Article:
Schumer Calls for More Locally Brewed Beer Sales in New York
NYC c-stores, restaurants represent biggest untapped market, state brewers say
NEW YORK -- U.S. Senator Charles E. Schumer (D-N.Y.), joined by the head of the New York Brewers Association and several brewery owners from Upstate New York, announced the creation of his "I Love NY Brew" campaign to place more locally brewed, New York beer in New York City and state restaurants, bars and convenience store shelves.
Schumer is pushing to expand New York brewers' market share so that they can grow their business and hire more employees in a business that currently supports nearly 60,000 New York jobs.
In a letter to the National Association of Convenience Stores (NACS) and the New York State Restaurant Association, Schumer urged both associations to encourage their members to offer more beer brewed at the 77 micro-breweries, regional craft breweries and brewpubs across the state.
Schumer said that pushing New York-brewed beer onto c-store shelves and restaurants in major cities like New York would be a major step forward for an industry that pumps billions of dollars into the state's economy each year.
"Local breweries across the state are proven job creators, helping support 60,000 New York jobs and brewing not simply great beer, but billions for our local economy too," said Schumer. "Craft breweries have catapulted New York to the top shelf of beer states, and our beers are more than ready for prime time. Whether you are searching for a six-pack at your local 7-Eleven or grabbing buffalo wings with a beer after work, you should have a wide assortment of locally brewed beers to choose from."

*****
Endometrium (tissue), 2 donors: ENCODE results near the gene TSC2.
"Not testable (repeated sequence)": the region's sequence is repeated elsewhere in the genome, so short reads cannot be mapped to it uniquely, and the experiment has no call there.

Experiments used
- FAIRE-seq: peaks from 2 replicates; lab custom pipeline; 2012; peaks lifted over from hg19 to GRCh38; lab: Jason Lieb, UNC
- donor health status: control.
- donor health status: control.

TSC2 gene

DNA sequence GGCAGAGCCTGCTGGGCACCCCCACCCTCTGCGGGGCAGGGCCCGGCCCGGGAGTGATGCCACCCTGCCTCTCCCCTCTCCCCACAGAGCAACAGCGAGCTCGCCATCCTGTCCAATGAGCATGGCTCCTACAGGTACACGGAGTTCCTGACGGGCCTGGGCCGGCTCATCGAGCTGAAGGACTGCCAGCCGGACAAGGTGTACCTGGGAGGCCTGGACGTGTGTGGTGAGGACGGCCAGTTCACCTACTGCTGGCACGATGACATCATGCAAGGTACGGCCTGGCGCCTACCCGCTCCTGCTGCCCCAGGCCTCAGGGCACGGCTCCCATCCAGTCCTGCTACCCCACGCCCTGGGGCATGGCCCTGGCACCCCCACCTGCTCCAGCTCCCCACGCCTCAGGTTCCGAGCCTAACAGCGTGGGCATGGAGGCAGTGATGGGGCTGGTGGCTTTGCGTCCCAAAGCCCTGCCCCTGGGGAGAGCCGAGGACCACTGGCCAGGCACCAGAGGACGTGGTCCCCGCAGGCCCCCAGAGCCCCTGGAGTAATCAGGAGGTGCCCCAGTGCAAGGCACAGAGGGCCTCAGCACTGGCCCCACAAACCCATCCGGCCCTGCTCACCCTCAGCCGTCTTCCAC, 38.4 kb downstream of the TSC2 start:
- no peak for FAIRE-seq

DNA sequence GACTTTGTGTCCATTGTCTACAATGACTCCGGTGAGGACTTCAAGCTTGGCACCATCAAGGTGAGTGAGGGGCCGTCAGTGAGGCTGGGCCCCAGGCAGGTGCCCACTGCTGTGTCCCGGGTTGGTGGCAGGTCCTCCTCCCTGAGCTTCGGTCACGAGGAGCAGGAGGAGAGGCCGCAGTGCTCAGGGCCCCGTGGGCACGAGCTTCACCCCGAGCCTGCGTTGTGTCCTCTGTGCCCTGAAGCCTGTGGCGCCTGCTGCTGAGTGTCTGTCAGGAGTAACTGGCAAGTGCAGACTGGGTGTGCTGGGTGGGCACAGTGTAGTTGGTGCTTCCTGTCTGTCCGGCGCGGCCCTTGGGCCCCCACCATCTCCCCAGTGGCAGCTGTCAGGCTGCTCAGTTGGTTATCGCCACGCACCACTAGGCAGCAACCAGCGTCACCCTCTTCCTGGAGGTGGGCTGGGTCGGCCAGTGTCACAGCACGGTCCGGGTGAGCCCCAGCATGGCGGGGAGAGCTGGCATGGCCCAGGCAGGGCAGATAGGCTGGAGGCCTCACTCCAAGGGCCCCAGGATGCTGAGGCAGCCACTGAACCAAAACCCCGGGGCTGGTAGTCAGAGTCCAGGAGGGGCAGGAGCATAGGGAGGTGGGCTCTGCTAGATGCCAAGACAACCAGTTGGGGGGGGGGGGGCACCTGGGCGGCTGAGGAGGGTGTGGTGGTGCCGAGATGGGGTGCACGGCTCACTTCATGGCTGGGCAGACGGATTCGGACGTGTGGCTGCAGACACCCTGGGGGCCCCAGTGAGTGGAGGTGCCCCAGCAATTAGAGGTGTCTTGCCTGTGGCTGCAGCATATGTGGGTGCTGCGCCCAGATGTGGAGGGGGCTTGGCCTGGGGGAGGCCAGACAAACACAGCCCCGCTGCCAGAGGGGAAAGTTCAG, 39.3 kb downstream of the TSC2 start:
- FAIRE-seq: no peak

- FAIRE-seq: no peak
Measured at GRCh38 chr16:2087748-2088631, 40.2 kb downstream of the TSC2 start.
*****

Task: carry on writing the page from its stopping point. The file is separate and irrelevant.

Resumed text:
David Katleski, president of New York State Brewers Association, said, "The growth of the craft brewing industry in New York State is tremendous. Continued growth will greatly contribute to the number of jobs, tax dollars and economic benefit to New York state. Of all the beer sold in New York state, New York craft beer currently represents a 7.5% market share. One can only imagine the economic impact to our state if craft beer sales here reflected that of craft beer sales in Oregon, where they're 30%."
The approximately 2,000 small breweries across the country combine to employ nearly 100,000 American workers. In New York, the beer industry directly supports approximately 60,000 jobs in brewing, distribution and sales. According to the Beer Institute, these jobs paid nearly $4.6 billion in wages last year, and accounted for more than $13.2 billion in economic activity during 2010. New York breweries paid $1.13 billion in federal taxes, and $1.14 billion in state and local taxes last year.
In a meeting with New York brewers from across New York earlier this month, the brewers told Schumer that local c-stores and restaurants, particularly those in New York City, represent the largest untapped markets for Upstate and Long Island beer. Several breweries that have tapped into these markets told Schumer that they had quickly become an integral part of their business. Many smaller breweries don't have the resources to launch extensive marketing campaigns. To combat this problem, as part of Schumer's campaign the New York State Brewers Association will be providing promotional material, on behalf of its members, to restaurants and c-stores to help boost awareness of locally brewed beer in hopes of increasing sales.
Schumer, who toured breweries throughout the state earlier this year, noted that brewery owners tend to put increased revenue back into the business in the form of capital improvements or hiring new workers.
Schumer also called on NACS to encourage their major chain members to carry locally brewed beers at their New York locations.
"Getting New York beers on convenience store shelves and in local menus would help pour jobs into New York's breweries," he said. "Our local breweries provide good-paying jobs and help draw tourists and visitors to the Empire State--I'm going to do everything I can to help them grow and expand even further."
Click here to read Schumer's letter.